Later that day, Pete Loscalzo reported good news.
“Apparently this is real, and the practice of the doctor that my wife actually went to was sold to this group,” he said. “They actually did accidentally send some info to a incorrect email and the offer is real.”
THE REAL FROM THE FAKE
It’s pretty unfortunate that the doctor’s office sent out private information to an unknown email address. Careless, perhaps, but not anything with the intention to defraud consumers, and at least the practice is offering free credit monitoring just in case.
Still, the Loscalzo’s experience raises important privacy issues of which you need to be aware.
It’s not always easy to tell what communications are real and which are phony.
To protect yourself, you need to be proactive.
If you receive an unsolicited communication, you could always just throw it away or hit the delete button. But it may be worth a little research, just in case it’s real.
All it takes is a phone call.
Like we suggested to the Loscalzos, don’t use the number provided to you on the communication. Search online on an independent site — not the sending organization’s web site, because the site could always be a fake — and look for the phone number. Call and see what you can learn.
Don’t offer much of your own information when you call, again, just in case. If it’s legit, the organization you’re calling should be able to look you up.
If you’re unable to verify the information in the communication, hang up and report it to authorities.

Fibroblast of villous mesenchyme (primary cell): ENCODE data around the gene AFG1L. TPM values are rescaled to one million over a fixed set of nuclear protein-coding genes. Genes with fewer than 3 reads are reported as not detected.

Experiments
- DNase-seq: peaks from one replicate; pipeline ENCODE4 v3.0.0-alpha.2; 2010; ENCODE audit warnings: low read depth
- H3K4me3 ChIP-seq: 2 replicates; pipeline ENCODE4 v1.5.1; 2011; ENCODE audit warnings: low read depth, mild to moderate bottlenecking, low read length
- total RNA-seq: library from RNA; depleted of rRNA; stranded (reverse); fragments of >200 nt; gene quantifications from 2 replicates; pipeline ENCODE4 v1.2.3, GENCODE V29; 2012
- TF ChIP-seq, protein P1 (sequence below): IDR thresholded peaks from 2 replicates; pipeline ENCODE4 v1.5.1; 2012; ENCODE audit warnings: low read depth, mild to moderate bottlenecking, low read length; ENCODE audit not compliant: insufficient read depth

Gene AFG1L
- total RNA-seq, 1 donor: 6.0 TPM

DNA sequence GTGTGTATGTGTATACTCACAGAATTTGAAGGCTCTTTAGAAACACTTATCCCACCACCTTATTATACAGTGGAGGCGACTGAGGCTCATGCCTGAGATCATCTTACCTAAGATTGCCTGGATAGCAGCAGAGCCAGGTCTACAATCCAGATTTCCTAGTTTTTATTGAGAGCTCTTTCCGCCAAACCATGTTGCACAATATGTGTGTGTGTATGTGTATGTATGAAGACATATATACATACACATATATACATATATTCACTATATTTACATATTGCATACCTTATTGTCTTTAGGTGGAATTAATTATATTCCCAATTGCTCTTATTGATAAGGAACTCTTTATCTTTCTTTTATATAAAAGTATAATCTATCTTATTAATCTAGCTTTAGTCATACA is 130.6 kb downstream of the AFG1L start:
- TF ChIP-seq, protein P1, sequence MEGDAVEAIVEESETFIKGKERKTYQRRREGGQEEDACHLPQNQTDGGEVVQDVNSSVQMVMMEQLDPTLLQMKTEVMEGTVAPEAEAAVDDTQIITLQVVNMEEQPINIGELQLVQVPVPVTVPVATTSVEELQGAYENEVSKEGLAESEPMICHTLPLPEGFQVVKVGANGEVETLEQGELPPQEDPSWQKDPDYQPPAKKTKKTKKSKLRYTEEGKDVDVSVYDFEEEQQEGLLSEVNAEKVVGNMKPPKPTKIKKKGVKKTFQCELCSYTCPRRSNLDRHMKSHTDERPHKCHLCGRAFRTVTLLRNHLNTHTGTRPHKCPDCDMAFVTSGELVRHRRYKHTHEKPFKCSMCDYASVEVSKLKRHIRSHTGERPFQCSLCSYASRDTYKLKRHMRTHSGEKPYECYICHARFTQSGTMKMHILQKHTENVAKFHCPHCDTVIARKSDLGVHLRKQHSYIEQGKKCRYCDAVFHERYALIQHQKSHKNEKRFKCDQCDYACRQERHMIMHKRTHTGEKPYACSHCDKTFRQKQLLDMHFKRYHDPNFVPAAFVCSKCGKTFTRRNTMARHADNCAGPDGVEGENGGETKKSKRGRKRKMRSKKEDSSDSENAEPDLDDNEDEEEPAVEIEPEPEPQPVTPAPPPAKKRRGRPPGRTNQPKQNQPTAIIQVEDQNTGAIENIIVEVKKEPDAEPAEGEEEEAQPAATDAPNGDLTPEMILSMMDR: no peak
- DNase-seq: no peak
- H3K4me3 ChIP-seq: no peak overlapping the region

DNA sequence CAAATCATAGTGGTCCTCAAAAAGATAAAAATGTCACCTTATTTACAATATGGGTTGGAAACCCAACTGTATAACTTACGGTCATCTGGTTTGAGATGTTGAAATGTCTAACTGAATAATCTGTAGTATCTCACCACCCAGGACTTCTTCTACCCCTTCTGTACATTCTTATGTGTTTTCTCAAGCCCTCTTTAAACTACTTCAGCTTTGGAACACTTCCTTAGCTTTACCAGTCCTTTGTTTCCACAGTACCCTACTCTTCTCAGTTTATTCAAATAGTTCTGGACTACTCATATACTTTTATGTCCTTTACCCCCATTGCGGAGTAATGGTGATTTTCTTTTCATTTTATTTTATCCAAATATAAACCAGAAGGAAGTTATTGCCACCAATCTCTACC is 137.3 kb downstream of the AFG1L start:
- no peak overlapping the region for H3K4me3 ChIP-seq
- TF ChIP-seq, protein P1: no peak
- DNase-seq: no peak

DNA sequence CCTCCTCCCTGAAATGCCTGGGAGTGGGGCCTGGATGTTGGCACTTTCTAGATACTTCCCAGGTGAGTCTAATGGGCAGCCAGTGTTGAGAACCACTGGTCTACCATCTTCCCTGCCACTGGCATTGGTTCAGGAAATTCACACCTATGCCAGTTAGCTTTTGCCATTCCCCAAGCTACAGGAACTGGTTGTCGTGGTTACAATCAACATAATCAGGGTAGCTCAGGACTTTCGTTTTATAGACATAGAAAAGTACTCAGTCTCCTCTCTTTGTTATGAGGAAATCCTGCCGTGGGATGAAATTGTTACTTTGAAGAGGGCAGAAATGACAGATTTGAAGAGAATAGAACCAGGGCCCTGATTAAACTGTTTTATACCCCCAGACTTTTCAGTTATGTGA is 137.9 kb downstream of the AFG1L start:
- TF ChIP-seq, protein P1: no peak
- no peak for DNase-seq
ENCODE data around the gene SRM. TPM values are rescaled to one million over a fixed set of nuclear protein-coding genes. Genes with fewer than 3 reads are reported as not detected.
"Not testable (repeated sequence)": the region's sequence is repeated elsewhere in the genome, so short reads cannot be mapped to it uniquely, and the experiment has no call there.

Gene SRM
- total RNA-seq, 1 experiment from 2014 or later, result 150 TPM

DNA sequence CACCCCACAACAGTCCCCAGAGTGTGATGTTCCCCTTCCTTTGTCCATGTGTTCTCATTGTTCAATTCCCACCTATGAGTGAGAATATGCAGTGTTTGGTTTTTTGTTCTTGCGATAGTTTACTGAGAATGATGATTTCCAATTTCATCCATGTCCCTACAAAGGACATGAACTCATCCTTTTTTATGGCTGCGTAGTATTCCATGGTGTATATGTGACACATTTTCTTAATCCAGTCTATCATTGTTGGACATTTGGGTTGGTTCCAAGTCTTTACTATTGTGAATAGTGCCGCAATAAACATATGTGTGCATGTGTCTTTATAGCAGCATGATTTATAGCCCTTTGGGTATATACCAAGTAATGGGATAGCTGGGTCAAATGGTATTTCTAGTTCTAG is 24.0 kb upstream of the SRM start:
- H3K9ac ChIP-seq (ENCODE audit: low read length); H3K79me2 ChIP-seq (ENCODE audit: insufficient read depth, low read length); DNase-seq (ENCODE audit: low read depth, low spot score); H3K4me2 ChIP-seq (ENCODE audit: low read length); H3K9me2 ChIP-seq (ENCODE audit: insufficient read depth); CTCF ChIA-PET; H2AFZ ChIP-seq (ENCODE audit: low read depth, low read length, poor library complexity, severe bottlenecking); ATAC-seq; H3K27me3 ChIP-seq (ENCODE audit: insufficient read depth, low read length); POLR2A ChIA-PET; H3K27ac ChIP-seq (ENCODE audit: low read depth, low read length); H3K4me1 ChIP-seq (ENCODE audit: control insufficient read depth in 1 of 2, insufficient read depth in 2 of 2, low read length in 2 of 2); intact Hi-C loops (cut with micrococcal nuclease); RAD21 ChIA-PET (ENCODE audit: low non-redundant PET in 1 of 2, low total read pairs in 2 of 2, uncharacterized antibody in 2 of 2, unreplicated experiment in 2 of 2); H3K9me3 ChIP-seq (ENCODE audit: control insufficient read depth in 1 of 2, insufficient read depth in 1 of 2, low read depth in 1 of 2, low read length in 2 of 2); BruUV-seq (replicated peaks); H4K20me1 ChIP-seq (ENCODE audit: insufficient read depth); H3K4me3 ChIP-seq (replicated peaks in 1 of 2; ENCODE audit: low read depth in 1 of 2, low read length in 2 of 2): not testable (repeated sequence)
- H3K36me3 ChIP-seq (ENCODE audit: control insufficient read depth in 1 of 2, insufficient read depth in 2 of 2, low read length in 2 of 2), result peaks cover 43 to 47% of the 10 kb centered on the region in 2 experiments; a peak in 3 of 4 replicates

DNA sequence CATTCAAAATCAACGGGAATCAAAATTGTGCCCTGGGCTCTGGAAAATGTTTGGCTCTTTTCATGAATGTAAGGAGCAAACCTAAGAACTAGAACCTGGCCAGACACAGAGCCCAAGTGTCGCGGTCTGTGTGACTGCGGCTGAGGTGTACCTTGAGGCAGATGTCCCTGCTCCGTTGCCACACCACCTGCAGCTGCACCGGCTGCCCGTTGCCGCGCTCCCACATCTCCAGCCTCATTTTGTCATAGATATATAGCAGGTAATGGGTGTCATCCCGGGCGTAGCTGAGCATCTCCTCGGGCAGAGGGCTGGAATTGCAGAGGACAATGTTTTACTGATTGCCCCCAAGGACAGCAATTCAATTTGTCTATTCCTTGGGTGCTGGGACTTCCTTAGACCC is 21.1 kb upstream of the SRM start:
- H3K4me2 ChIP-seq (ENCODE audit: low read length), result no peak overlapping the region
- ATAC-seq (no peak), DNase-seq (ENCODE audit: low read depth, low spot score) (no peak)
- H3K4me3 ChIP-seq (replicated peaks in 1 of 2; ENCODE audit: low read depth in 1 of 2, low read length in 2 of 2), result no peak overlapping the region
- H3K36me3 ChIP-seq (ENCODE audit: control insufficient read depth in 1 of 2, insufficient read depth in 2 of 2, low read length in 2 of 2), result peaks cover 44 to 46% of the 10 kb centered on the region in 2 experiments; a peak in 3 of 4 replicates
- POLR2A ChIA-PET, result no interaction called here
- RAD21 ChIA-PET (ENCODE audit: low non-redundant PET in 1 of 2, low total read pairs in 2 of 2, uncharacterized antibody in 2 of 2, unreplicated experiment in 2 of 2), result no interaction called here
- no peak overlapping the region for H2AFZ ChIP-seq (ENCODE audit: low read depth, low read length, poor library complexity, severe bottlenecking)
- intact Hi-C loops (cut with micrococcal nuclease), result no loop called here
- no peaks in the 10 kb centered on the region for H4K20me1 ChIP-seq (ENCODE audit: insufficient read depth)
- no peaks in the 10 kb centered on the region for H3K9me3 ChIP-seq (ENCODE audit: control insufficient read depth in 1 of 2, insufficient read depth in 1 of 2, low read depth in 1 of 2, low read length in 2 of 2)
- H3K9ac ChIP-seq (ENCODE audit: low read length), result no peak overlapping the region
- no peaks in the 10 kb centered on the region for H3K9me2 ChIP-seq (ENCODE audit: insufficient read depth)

Start with your local police department, which may have received similar complaints from others in your area.
Then, report it to the Federal Trade Commission (FTC), which takes all kinds of consumer complaints, at (877) ID-THEFT.
If you received a communication from someone impersonating a company, contact the real company to let it know. Most company web sites — again, the real ones — have contact information for the corporate offices.
If you think scammers have gotten hold of any of your private information, contact the three major credit bureaus — Equifax at (800) 525-6285; TransUnion at (800) 680-7289, and; Experian at (888) 397-3742 — and ask that a fraud alert be put on your credit file.
Then, check your credit report to see if there are any new accounts that don’t really belong to you. You can get a free copy of your credit reports once a year through AnnualCreditReport.com.
You should also contact the fraud departments of your banks, credit card companies and other financial institutions. If you think certain accounts have been compromised, ask the institution to close your account and open a new one with a new account number.
Here’s to hoping the new year is one with fewer scams.
A girl can dream, can’t she?
Have you been Bamboozled? Reach Karin Price Mueller at Bamboozled@NJAdvanceMedia.com. Follow her on Twitter @KPMueller. Find Bamboozled on Facebook. Mueller is also the founder of NJMoneyHelp.com.